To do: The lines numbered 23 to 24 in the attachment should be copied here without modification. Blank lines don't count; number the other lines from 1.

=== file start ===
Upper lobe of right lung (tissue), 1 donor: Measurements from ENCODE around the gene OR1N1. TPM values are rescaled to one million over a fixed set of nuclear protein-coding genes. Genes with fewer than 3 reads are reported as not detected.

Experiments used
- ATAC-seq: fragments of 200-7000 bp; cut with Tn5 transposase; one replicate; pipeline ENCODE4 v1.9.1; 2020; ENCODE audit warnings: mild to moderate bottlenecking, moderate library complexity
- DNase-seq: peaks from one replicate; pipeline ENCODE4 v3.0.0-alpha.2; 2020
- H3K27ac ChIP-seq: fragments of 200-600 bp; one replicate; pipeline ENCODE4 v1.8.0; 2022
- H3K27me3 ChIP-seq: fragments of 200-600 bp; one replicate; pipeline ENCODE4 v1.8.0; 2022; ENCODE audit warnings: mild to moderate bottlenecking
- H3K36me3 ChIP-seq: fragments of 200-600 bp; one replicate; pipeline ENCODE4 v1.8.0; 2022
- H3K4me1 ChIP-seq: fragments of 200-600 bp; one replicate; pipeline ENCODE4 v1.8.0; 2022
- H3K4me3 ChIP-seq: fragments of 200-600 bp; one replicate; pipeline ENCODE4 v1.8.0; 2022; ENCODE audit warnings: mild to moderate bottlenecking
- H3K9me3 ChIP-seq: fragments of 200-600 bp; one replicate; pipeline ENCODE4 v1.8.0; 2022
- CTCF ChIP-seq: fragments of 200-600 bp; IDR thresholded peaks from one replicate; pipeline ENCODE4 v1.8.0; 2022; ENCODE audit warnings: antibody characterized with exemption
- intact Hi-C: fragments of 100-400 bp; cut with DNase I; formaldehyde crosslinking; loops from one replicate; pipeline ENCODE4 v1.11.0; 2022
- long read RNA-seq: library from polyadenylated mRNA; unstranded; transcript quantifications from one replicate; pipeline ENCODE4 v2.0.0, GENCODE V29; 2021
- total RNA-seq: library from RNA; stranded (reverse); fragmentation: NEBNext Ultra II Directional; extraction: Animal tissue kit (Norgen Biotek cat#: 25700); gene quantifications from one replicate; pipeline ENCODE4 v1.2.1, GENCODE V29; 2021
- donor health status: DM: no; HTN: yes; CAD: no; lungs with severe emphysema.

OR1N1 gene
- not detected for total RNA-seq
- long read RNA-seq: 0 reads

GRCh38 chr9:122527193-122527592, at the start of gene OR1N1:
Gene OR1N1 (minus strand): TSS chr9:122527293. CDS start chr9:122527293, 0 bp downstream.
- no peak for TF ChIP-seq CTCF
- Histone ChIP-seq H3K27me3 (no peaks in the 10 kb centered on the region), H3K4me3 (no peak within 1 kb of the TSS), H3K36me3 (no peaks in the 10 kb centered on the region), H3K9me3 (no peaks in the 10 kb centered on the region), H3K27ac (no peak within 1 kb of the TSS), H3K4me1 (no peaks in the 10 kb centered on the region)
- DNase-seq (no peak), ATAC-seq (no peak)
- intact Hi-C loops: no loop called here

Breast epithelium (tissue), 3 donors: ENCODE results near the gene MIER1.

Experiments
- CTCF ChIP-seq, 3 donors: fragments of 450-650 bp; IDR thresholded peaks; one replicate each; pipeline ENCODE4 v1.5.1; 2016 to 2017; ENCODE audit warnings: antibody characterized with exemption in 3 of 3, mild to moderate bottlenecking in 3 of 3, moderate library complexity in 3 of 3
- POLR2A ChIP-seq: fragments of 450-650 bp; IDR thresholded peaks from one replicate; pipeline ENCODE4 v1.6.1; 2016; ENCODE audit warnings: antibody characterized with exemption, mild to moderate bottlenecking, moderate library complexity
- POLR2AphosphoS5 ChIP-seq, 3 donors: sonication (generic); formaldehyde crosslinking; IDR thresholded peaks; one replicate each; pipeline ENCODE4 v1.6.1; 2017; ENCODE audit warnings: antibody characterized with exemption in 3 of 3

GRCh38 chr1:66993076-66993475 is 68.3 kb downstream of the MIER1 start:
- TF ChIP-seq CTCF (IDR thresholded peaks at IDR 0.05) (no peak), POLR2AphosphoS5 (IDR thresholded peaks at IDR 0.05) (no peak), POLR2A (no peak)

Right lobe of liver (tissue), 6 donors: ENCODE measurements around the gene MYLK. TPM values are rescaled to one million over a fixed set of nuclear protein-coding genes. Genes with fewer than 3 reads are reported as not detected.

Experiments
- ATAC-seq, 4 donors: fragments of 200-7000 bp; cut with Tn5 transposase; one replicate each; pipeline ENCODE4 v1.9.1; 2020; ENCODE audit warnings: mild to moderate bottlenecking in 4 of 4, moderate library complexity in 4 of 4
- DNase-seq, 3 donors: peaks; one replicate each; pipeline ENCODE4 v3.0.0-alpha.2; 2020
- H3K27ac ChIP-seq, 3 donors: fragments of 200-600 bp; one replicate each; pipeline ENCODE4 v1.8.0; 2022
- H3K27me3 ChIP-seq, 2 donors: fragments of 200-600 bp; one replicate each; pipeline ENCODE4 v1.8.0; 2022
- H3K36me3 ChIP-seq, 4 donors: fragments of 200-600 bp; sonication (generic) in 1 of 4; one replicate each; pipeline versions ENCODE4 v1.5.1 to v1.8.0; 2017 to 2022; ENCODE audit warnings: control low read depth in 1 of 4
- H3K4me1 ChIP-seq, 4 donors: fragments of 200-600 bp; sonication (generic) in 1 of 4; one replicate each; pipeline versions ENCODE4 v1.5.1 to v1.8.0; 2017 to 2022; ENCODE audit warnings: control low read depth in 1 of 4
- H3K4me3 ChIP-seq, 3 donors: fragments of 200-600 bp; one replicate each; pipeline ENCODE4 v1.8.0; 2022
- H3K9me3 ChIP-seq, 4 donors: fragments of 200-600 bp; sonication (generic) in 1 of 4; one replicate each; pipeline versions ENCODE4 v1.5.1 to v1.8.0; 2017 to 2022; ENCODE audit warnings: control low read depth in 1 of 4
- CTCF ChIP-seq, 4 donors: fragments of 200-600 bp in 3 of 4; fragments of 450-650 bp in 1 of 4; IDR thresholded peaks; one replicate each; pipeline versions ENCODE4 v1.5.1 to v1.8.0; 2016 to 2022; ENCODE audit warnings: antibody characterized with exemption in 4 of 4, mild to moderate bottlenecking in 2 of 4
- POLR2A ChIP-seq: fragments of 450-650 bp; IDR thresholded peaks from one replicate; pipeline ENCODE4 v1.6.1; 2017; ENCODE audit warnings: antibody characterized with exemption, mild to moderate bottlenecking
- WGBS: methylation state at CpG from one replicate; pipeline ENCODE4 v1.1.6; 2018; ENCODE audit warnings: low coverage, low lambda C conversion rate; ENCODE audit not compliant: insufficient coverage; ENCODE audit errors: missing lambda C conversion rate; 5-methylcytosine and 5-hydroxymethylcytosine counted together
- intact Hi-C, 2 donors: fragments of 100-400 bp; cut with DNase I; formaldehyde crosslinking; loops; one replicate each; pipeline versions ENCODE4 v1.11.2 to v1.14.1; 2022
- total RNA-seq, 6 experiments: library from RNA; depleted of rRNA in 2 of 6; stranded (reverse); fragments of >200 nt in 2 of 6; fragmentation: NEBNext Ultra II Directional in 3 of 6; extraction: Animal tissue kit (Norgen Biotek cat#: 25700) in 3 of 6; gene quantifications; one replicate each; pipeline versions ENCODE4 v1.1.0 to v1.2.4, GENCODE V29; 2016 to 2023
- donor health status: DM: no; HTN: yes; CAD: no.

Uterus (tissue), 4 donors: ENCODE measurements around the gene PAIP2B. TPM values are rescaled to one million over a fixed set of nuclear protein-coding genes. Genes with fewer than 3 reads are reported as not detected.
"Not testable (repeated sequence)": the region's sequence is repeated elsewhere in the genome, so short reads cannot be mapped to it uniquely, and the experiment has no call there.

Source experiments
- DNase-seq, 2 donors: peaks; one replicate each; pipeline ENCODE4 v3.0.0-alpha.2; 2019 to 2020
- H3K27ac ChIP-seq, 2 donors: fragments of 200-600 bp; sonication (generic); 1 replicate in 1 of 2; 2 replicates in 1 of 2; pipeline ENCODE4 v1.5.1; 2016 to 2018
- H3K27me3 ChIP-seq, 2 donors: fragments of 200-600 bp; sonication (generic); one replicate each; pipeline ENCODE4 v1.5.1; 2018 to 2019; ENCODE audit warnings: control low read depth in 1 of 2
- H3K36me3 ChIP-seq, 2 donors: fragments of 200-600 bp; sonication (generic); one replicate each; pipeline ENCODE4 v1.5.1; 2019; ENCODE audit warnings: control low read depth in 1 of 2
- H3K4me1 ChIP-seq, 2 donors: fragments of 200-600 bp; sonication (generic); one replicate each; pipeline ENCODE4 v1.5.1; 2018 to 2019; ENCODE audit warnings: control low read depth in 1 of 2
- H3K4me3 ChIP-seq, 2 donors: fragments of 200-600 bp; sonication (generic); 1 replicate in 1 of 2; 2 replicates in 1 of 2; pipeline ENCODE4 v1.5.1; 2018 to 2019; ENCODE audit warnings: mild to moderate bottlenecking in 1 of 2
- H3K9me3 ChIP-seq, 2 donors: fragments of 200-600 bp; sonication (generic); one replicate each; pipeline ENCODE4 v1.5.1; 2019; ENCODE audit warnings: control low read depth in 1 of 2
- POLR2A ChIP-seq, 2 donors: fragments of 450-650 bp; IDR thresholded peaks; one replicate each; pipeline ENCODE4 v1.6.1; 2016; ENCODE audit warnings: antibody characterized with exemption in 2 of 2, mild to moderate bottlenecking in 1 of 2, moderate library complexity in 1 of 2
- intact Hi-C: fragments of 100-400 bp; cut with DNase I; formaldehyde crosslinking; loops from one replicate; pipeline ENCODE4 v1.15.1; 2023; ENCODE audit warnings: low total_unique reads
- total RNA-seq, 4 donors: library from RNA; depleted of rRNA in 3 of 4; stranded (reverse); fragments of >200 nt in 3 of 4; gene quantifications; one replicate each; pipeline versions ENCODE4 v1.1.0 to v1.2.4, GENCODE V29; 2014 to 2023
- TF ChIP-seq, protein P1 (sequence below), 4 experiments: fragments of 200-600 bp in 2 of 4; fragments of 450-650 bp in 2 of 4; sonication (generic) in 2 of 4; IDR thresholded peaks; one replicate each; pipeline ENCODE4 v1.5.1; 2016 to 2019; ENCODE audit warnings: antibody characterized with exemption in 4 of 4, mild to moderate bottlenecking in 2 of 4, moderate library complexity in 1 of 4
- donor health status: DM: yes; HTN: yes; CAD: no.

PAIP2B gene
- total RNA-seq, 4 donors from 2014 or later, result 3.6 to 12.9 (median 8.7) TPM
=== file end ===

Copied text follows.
- DNase-seq (no peak), ATAC-seq (no peak)
- intact Hi-C loops: no loop called here